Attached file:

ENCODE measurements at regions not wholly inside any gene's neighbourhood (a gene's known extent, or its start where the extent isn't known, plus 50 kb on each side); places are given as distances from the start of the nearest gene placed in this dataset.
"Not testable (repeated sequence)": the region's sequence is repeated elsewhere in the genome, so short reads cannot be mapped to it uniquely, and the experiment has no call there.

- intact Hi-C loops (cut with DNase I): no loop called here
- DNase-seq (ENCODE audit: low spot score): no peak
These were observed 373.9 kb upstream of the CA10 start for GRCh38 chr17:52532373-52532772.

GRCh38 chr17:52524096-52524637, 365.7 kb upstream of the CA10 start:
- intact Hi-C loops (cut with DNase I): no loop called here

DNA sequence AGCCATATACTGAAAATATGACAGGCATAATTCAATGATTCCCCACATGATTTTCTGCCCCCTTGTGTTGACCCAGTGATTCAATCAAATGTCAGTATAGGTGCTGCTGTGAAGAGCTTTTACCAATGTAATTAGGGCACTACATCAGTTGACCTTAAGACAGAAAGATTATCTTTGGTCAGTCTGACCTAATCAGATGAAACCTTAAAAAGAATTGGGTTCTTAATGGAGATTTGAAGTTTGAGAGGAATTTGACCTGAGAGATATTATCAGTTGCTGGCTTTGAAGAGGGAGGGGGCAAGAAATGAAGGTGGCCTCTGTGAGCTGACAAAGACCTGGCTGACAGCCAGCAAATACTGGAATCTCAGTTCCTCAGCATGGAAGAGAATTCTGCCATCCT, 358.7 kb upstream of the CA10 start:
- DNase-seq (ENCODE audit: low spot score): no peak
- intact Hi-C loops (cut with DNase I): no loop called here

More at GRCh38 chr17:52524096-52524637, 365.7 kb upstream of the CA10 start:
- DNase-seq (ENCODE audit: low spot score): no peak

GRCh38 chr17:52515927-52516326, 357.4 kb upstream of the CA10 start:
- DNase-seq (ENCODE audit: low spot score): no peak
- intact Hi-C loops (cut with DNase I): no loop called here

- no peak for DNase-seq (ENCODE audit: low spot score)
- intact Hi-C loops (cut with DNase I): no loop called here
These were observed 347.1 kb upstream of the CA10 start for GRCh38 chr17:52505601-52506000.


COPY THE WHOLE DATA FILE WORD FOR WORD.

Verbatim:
ENCODE measurements at regions not wholly inside any gene's neighbourhood (a gene's known extent, or its start where the extent isn't known, plus 50 kb on each side); places are given as distances from the start of the nearest gene placed in this dataset.
"Not testable (repeated sequence)": the region's sequence is repeated elsewhere in the genome, so short reads cannot be mapped to it uniquely, and the experiment has no call there.

- intact Hi-C loops (cut with DNase I): no loop called here
- DNase-seq (ENCODE audit: low spot score): no peak
These were observed 373.9 kb upstream of the CA10 start for GRCh38 chr17:52532373-52532772.

GRCh38 chr17:52524096-52524637, 365.7 kb upstream of the CA10 start:
- intact Hi-C loops (cut with DNase I): no loop called here

DNA sequence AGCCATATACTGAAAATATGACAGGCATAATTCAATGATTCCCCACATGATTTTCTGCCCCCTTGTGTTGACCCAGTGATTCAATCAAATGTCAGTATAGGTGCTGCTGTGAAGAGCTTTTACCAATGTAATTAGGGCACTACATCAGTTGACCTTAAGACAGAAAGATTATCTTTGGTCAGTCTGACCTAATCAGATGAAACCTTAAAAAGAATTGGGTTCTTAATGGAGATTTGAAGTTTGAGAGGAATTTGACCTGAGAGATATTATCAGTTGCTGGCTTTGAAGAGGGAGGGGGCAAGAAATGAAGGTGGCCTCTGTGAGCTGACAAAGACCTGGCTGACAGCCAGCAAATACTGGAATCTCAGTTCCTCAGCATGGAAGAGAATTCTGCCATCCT, 358.7 kb upstream of the CA10 start:
- DNase-seq (ENCODE audit: low spot score): no peak
- intact Hi-C loops (cut with DNase I): no loop called here

More at GRCh38 chr17:52524096-52524637, 365.7 kb upstream of the CA10 start:
- DNase-seq (ENCODE audit: low spot score): no peak

GRCh38 chr17:52515927-52516326, 357.4 kb upstream of the CA10 start:
- DNase-seq (ENCODE audit: low spot score): no peak
- intact Hi-C loops (cut with DNase I): no loop called here

- no peak for DNase-seq (ENCODE audit: low spot score)
- intact Hi-C loops (cut with DNase I): no loop called here
These were observed 347.1 kb upstream of the CA10 start for GRCh38 chr17:52505601-52506000.